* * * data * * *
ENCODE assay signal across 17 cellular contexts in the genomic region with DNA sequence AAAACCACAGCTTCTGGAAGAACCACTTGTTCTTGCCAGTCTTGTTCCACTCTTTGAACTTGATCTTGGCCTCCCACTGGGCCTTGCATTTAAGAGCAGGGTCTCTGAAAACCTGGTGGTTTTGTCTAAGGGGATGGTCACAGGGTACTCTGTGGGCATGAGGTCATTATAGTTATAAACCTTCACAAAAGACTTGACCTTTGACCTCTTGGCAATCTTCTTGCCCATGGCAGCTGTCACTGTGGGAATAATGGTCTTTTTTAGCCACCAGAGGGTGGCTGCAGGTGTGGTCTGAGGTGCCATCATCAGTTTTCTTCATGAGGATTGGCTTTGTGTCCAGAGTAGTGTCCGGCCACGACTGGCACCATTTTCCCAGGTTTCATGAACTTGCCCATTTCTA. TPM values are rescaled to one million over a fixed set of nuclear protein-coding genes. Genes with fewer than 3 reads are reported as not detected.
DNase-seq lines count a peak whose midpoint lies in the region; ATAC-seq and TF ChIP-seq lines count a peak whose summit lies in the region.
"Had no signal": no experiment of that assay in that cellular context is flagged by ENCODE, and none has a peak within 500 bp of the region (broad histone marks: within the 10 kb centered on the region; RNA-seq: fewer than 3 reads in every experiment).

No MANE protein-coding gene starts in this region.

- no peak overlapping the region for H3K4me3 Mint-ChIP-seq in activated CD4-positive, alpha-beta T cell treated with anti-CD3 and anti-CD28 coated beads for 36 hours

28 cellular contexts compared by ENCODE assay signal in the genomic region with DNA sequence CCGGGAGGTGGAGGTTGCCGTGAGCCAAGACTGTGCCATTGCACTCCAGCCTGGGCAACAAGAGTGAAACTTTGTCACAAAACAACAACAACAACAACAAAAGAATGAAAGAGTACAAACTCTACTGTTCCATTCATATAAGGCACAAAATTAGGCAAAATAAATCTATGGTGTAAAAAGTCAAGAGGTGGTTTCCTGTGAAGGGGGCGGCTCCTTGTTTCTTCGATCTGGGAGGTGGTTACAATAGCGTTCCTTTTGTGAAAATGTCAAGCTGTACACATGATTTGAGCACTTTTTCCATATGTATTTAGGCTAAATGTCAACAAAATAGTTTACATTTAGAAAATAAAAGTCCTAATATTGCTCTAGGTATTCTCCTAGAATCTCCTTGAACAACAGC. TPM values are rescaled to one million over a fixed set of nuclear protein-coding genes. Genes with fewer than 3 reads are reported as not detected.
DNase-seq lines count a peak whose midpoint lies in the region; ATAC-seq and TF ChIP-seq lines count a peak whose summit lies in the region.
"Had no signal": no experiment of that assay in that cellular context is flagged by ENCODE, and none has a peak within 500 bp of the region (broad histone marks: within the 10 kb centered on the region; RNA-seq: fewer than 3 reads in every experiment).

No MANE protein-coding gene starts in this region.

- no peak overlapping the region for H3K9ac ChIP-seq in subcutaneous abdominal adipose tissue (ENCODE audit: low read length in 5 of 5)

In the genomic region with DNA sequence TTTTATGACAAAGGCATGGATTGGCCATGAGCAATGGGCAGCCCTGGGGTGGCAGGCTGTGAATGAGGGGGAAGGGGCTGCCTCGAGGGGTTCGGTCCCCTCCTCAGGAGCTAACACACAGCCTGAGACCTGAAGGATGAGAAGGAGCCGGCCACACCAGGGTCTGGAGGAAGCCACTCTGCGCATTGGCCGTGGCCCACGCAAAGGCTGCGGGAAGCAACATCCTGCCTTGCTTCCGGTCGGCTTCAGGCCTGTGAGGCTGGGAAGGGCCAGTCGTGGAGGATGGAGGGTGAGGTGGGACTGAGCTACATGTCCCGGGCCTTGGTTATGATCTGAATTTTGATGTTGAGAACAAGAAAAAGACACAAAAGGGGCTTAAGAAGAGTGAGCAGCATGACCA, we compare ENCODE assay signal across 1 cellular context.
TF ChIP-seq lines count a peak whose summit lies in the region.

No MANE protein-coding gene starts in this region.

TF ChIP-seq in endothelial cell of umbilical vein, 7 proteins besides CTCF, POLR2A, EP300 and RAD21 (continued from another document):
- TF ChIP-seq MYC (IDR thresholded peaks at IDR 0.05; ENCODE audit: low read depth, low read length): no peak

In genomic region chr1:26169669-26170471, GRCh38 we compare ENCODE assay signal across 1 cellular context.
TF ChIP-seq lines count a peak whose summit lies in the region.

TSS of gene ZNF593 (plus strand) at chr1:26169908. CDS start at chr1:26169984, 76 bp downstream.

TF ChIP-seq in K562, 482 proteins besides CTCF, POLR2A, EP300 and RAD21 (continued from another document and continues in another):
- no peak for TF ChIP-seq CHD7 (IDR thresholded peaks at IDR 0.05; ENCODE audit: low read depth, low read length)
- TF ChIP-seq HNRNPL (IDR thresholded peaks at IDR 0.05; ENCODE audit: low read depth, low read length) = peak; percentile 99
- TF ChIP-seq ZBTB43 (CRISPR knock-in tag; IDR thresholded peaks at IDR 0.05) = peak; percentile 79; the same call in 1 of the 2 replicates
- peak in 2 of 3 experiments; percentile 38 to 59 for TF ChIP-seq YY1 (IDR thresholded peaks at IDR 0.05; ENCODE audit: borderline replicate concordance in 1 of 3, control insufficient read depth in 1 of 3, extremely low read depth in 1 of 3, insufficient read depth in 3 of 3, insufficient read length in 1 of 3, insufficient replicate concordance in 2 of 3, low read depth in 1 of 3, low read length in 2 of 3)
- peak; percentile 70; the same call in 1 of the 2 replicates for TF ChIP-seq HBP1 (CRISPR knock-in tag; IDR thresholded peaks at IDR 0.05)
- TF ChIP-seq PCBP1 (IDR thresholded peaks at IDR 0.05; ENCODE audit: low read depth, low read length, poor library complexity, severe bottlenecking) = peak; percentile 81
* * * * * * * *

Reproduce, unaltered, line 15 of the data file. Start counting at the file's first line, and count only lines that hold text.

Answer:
- TF ChIP-seq MYC (IDR thresholded peaks at IDR 0.05; ENCODE audit: low read depth, low read length): no peak